15 minutes withJosh Klinghoffer

We chat to the Red Hot Chili Peppers guitarist and Dot Hacker frontman

15 minutes with… Josh Klinghoffer

Josh Klinghoffer (2nd from left) with Dot Hacker band members

To say Josh Klinghoffer is a busy man is a bit of an understatement. Since 2009 he’s been juggling roles as guitarist for the Red Hot Chili Peppers and frontman for Dot Hacker, the band he formed in 2008 along with Clint Walsh, Jonathan Hischke and Eric Gardner. They’re all pretty busy, in fact. Altogether, Dot Hacker’s members can reel off an impressive array of side gigs with bands like Gnarls Barkley, The Shins, Tom Morello, Beck and Broken Bells, to name a few. Yet they’ve still managed to release two albums: their 2012 debut, ‘Inhibition’, and last year’s ‘How’s Your Process’, which was split into two parts, ‘How’s Your Process? (Work)’ and ‘How’s Your Process? (Play)’. They’ve also found time to go on tour, and later this month they touch down in Tokyo for two shows. We asked Josh about balancing commitments, songs and one very bejewelled snail on a nipple for their latest album cover.

Moving from guitarist to frontman, did you feel like you were stepping out of your comfort zone?
I’m not sure I’ve known of or had a comfort zone since I was a small child. I feel like ever since I started playing guitar, I’ve been playing catch up.

Do you think the change has impacted your role as guitarist in Red Hot Chili Peppers?
I like having the responsibilities that come with being a singer and lyricist. I think it allows me to (hopefully) understand Anthony's process more than I could if I didn't have similar situations to compare it to. Similar responsibilities. The more experience you have working and creating with all manner of different people, the better you can understand and relate to the people around you. I'm lucky to have these two very different bands to draw experience from.

You and your band members have plenty of other commitments. What happens if something’s gotta give?
Nothings's gonna have to give. I don't see anyone down the road producing a weapon and forcing a choice to be made between the two bands.

Dot Hacker has been called an experimental rock band, but you've also described some of your songs as pop and there are a number of other musical influences on your albums. For the genre obsessives out there, how would you sum up the sound?
What is a ‘genre obsessive’? That sounds like the kind of person I'd argue with until the sun came up. If our music doesn't have an impact on a person, that means they probably don't need to listen to it again. I happen to be a ‘genre repulsive’; they sicken me.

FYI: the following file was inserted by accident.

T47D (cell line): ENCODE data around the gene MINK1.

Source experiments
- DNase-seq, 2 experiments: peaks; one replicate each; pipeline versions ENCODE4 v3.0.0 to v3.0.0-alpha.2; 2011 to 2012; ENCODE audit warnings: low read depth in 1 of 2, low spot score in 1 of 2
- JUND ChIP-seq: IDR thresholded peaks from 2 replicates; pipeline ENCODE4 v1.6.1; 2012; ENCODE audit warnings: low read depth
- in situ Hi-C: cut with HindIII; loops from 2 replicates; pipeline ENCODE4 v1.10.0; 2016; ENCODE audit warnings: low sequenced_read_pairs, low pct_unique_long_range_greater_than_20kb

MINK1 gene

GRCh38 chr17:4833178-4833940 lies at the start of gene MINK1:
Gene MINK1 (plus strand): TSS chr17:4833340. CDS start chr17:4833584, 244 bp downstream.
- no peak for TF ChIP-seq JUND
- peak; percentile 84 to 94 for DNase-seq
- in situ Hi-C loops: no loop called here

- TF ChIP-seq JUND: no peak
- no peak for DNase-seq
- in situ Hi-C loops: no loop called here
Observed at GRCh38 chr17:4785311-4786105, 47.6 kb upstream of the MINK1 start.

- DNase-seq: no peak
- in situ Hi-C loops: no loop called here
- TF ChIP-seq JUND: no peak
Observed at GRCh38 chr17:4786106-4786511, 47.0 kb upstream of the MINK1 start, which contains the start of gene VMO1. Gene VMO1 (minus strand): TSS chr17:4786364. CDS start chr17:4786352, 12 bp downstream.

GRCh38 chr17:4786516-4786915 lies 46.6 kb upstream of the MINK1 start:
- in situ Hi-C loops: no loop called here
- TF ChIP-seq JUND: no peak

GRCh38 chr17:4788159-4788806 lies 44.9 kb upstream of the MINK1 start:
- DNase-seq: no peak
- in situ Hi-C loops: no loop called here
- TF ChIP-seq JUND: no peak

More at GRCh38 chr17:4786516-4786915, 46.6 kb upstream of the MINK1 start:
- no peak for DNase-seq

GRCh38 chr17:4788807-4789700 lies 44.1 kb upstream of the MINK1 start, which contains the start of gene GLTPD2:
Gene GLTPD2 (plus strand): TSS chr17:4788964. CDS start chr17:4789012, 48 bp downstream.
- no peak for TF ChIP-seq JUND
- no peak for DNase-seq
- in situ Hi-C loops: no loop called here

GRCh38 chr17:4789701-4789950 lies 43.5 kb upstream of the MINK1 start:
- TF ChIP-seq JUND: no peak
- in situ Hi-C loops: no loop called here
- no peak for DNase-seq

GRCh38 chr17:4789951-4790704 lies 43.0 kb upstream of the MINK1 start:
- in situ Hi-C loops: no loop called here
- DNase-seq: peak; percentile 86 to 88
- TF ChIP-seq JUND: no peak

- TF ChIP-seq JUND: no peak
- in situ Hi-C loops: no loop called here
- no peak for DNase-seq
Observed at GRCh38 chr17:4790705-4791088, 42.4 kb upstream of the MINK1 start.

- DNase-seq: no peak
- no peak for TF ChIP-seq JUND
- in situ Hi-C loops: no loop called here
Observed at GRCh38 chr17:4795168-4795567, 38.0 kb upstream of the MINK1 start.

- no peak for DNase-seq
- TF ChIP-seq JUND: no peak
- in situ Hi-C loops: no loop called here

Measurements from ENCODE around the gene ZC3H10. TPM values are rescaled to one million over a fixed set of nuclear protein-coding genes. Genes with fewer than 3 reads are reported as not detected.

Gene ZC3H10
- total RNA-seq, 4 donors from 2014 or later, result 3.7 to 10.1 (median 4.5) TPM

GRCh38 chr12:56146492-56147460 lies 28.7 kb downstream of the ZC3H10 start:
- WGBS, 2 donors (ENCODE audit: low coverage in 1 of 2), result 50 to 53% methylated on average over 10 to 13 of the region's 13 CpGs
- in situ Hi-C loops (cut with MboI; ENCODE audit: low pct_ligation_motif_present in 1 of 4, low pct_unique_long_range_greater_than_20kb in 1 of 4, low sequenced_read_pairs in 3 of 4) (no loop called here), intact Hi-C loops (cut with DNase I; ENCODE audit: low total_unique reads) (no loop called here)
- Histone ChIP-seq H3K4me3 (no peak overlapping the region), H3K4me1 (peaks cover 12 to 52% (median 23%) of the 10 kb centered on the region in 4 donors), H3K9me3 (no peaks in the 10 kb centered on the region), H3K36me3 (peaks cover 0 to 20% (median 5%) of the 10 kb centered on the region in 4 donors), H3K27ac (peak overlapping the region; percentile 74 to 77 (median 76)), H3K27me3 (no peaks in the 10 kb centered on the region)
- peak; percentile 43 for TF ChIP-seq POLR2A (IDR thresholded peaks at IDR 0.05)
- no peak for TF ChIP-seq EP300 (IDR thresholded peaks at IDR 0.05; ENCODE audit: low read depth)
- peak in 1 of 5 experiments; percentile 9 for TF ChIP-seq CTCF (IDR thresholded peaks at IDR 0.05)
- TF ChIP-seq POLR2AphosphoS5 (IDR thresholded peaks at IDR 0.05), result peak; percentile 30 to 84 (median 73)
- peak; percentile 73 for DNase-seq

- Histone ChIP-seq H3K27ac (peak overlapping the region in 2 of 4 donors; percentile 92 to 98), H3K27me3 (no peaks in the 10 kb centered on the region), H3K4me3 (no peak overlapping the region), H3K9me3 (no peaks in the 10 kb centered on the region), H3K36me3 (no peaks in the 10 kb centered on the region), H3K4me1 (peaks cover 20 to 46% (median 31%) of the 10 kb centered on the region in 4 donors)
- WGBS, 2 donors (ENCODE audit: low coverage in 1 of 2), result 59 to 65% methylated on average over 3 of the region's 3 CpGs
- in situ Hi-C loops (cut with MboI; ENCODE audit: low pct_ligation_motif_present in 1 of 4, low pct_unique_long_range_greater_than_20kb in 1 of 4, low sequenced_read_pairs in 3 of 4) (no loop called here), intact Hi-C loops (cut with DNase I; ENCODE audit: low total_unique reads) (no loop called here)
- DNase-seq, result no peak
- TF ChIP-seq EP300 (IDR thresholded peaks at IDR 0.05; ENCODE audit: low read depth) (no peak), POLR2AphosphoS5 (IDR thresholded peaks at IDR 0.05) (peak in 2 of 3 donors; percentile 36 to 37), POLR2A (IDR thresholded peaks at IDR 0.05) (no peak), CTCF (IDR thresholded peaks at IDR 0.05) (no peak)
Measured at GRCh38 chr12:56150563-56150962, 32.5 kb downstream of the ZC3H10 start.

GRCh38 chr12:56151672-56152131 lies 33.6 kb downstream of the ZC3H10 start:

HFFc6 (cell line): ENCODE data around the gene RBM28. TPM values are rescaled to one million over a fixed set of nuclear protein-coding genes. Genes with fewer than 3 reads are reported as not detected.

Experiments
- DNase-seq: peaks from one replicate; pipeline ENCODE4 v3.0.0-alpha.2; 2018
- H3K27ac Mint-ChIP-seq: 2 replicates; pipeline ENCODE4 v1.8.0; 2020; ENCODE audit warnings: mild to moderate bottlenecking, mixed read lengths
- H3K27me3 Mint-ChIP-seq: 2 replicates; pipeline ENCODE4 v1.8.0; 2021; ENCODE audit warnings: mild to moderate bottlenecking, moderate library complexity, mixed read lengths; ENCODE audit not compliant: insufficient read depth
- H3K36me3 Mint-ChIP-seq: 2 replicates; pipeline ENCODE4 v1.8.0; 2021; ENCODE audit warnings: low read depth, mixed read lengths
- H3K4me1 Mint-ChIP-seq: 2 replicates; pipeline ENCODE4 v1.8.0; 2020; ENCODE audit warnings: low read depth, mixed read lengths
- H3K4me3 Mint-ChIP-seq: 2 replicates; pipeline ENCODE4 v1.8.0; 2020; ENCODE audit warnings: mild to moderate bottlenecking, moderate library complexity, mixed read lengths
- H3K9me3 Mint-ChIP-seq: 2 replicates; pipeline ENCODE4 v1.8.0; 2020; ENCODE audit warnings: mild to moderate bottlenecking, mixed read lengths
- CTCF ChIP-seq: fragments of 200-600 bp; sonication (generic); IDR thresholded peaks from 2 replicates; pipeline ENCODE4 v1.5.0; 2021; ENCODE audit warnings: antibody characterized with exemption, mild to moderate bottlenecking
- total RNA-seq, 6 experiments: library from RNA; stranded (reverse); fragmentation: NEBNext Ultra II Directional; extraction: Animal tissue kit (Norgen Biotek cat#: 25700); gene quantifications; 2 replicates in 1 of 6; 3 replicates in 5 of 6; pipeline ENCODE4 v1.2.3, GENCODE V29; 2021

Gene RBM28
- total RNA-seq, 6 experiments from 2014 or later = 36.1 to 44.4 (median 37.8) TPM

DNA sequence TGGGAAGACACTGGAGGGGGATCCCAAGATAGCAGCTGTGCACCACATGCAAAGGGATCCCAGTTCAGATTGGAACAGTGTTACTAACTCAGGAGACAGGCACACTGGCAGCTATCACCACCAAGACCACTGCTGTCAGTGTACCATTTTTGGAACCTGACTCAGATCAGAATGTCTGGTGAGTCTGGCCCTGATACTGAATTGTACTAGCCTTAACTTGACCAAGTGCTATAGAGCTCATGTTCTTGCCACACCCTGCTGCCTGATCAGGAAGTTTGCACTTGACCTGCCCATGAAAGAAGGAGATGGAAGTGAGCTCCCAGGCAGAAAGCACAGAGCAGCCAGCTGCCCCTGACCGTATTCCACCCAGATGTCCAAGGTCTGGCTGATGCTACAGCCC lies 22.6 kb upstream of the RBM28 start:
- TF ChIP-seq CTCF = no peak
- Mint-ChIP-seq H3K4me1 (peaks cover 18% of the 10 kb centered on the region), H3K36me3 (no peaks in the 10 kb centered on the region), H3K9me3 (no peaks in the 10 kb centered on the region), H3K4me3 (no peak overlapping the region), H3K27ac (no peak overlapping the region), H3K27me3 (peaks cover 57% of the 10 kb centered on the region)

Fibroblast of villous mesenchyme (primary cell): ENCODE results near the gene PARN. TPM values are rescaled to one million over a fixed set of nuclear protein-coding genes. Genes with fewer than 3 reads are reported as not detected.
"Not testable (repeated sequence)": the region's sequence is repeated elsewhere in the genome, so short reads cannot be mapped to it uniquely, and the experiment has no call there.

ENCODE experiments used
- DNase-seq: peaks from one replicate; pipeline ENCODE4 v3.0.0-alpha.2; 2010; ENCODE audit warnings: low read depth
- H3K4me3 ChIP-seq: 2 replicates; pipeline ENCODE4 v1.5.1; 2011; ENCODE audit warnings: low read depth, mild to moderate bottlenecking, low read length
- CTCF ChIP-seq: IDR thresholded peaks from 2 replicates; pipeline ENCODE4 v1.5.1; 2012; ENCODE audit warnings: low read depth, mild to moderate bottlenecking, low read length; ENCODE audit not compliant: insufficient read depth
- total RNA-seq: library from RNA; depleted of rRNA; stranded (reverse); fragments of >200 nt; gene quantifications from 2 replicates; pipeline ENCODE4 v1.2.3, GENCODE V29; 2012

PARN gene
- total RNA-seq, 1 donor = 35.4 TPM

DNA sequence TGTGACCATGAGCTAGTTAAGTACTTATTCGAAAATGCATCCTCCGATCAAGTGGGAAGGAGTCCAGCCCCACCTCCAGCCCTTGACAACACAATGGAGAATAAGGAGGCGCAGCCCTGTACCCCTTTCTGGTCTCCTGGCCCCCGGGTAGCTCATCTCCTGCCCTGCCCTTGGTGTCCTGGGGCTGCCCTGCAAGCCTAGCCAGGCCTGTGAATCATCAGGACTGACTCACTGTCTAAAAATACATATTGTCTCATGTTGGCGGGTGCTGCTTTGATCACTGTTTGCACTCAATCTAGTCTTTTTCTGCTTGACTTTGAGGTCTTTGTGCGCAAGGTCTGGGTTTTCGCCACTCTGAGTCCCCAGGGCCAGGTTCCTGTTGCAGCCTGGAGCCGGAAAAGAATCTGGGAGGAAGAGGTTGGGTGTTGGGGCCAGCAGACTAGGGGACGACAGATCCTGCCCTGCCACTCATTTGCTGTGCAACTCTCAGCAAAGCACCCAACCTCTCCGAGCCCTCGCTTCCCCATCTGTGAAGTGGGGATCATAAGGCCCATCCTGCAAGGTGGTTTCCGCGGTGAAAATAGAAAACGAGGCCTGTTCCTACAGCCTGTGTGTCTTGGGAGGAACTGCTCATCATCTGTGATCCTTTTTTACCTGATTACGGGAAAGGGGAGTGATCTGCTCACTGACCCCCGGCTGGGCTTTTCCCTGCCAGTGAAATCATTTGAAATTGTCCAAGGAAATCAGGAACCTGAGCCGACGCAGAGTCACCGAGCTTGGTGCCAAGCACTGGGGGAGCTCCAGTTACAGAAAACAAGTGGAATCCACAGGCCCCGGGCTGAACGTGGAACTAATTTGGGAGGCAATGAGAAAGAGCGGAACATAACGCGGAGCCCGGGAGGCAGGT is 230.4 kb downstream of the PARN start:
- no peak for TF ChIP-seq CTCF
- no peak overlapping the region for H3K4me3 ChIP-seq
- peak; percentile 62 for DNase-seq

What is it about the bejewelled snail on a nipple that made you choose this image over every other image out there?
Are you asking what our process was in choosing such an image for the cover(s)? How our process was? How was our process? Precisely.

For (Work) and (Play), you guys wrote all the songs first, and only then divided them up into two albums. But you still managed to arrange them so that each album has a different feel. How did you go about this?
All the songs were recorded and completely finished before the decision was made to release them as two albums. Originally we were planning on picking about 45 minutes worth of music. It became too difficult for us all to agree on which to leave off. Jonathan suggested the two album idea in the eleventh hour. I can’t say I recall there being too much of a discussion on which songs were gonna go on which. I guess (Play), is that the first one? I don't even know. The first one is sort of the ones that were generally considered by everyone the core of the record. The well-rounded, example of a child. The second one was sort of the weird little savant kid who says things that no-one understands but resonates with you and makes sense later. Does that make sense? Who knows?

This is your first time playing in Tokyo as Dot Hacker but you've played here before with RHCP. How do you like it?
I love it. I absolutely love it. I have been several times and had a number of incredible experiences in Japan. I'm very happy it's not July and I look forward to seeing as many lovely people as I can.

Interview by Annemarie Luck
Please note: All information is correct at the time of writing but is subject to change without notice.


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